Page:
Yes, you posted it before, and it has been rebutted.

https://www.bhf.org.uk/informationsu...ol-and-statins

"Professor Jeremy Pearson, Associate Medical Director at the British Heart Foundation, said: 'As we get older, many more factors determine our overall health, making the impact of high cholesterol levels less easy to detect.

'The evidence from large clinical trials demonstrates very clearly that lowering LDL cholesterol reduces our risk of death overall and from heart attacks and strokes, regardless of age. There is nothing in the current paper to support the authors’ suggestions that the studies they reviewed cast doubt on the idea that LDL cholesterol is a major cause of heart disease or that guidelines on LDL reduction in the elderly need re-evaluating.' ”


Quote:
Originally Posted by Good4Nothin View Post
There is a lot of pro-statin publicity, and lots of deceptive and confusing research. There is no simple way to prove one side or the other, but there definitely is an ongoing controversy.

You can find articles claiming that statins prevent cancer and dementia, in addition to heart disease and stroke, and that they have no real side effects.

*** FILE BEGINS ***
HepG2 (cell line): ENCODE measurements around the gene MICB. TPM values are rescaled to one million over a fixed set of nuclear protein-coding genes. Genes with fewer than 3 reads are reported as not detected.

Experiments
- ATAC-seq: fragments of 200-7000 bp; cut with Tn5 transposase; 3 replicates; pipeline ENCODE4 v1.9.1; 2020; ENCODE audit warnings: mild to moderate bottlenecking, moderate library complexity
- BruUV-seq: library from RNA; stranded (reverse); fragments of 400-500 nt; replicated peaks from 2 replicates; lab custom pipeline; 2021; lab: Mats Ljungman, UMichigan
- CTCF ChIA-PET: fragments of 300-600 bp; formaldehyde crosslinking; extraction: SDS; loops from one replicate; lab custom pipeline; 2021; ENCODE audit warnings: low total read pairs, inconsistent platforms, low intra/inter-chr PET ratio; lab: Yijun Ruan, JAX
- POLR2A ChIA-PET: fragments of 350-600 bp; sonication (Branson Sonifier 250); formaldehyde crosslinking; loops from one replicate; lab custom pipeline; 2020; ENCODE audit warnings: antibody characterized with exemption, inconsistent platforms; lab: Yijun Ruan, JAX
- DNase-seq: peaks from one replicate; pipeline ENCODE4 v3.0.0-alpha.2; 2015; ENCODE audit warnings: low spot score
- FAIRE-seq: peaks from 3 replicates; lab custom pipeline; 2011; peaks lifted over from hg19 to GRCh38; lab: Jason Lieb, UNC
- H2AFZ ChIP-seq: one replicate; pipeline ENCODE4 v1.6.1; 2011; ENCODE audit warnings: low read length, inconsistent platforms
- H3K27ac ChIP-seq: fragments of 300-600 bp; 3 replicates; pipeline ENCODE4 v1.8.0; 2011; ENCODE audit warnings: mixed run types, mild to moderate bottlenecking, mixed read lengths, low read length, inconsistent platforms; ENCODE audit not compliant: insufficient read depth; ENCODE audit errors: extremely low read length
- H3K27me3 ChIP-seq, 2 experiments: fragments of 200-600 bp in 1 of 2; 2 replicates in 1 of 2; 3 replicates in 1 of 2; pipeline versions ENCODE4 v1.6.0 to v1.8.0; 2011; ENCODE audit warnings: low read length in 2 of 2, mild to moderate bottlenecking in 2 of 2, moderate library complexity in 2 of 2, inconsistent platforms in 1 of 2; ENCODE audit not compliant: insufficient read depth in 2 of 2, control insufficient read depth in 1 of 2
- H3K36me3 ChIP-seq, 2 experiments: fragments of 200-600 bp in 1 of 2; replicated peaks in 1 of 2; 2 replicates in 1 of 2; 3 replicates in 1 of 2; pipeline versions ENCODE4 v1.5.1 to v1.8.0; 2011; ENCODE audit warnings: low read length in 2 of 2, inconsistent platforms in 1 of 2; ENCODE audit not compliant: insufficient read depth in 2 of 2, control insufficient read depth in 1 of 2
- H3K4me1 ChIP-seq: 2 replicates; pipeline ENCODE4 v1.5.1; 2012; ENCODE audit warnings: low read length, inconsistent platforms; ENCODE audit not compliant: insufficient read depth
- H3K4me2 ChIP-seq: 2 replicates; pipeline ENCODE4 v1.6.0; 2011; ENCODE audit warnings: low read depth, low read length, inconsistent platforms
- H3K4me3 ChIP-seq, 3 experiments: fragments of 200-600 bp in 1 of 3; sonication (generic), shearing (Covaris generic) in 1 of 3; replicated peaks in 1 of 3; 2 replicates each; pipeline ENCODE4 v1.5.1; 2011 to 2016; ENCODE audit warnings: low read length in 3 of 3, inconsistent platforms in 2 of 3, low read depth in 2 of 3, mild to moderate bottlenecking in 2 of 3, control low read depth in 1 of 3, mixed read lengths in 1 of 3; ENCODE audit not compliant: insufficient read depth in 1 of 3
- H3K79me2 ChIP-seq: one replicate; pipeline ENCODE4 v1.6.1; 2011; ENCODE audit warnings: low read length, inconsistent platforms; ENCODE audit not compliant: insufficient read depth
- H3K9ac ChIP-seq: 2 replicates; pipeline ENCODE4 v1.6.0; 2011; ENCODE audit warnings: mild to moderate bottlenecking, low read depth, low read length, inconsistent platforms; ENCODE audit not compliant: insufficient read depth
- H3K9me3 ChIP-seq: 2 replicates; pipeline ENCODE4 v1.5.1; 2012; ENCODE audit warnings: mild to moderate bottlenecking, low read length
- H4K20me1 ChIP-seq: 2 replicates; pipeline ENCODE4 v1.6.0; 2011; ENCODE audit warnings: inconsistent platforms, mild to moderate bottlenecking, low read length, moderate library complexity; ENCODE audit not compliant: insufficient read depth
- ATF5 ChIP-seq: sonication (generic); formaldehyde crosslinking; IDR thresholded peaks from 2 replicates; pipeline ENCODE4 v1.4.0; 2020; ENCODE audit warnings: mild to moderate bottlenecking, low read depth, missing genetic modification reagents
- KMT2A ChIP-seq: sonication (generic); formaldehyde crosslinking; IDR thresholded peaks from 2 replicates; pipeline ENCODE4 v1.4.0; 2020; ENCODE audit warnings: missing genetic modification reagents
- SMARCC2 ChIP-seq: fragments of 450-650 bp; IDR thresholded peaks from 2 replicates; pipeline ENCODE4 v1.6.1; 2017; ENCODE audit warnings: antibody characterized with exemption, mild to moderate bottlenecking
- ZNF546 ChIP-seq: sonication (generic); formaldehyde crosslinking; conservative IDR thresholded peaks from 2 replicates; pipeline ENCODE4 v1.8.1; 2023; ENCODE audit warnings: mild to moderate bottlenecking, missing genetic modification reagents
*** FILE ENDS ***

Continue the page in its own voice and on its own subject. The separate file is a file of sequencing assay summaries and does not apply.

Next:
You can also find articles claiming that statins have no benefit for most of the people who are taking them.

And you can find many experts who say that the small benefit statins do have for heart disease patients, is not from lowering cholesterol but from reducing inflammation.

It is very much a confusing controversy.

But it is a known fact that drug company sponsored research tries hard to make statins look good, but showing relative risk reduction. So a tiny benefit is made to look impressive.
Did you know there is no perfect drug? The ideal drug would benefit every person who took it. However, even very effective treatments do not help everyone who takes them. Some people with high blood pressure will never have a stroke or heart attack, for example. However, since we have no way to know in advance who will benefit - have a heart attack or stroke prevented - and who will not, we recommend that everyone be treated for high blood pressure, with lifestyle changes and medication, depending on the severity of the BP elevation.

There is a calculator that can estimate your risk of cardiovascular disease.

ACC/AHA ASCVD Risk Calculator

Lets run the numbers for a 65 year old white male non-smoker with diabetes, a blood pressure of 130/90 (untreated), total cholesterol of 200, and an HDL of 40. His ten year risk of heart attack or stroke (compared to a similar demographic) is about 27%.

ACC/AHA ASCVD Risk Calculator